I too am against partisan bickering, etc., but this guy just doesn't get it:
It's striking that both liberals and conservatives are convinced nowadays of the imminent demise of the other side's governing philosophy. The left says the shocking toll of BP's recklessness and Wall Street's greed proves the folly of deregulation and unfettered markets. The right looks at Greece, Europe's welfare strains, and Britain's stunning new austerity budget and shouts with similar fervor that bloated government is on borrowed time.
The fascinating thing is that both groups are correct about the obsolescence of the other side's key premises, yet blind to the staleness of their own. What partisans on neither side seem to sense is that events are poised to consign many traditional priorities of both conservatives and liberals to the ash heap.
You'd never know this from the phony way public life is conducted. While independents are America's largest voting bloc, the left and right retain a stranglehold on the debate. Only the shrill prevail. On TV, talk radio or the campaign trail, it's almost impossible to hear the kind of common sense that takes us beyond the usual partisan tropes.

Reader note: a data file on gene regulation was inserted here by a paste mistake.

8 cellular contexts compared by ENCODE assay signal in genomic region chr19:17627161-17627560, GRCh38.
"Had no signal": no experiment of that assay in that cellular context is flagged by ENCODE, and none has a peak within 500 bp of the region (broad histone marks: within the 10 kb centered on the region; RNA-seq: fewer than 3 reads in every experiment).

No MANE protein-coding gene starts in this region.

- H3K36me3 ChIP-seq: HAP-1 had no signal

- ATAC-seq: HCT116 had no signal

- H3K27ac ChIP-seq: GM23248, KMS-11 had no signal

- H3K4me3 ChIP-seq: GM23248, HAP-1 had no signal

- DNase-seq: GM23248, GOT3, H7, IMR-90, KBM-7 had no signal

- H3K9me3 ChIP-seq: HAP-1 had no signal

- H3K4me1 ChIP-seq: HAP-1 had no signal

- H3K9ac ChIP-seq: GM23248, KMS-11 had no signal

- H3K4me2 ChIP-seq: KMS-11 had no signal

Think about it: How often do you hear the same pundit or politician say that (1) we need to reform Wall Street compensation so bankers can't get rich taking gambles whose losses get picked up by taxpayers ("liberal"), and that (2) Social Security's growth needs to be trimmed ("conservative")? Or that (1) we need to scale back gold-plated public employee pensions ("conservative") and (2) raise taxes in sensible ways to fix our fiscal woes ("liberal")?
These ideas aren't inconsistent or incoherent — they're pragmatic responses to the challenges we face. But our entire system conspires to ban the expression of a practical synthesis of the best of "liberal," "conservative" and more eclectic views.
Everyone claims–some correctly–that they have found "pragmatic responses to the challenges we face." The question–one our public discourse fails to answer–is who has got the better response. The problem isn't therefore (only) with the partisan people putting forward solutions, it's with our debate-style political culture, where the only measure is which of the two sides gains political advantage with regard to the (too often uninformed and speciously pragmatic) center.
So when the question arises, for example, What should be do about our mucking up the planet? The best our best newspapers can do is have a debate over whether pollution is bad–because, you know, you have to hear both sides!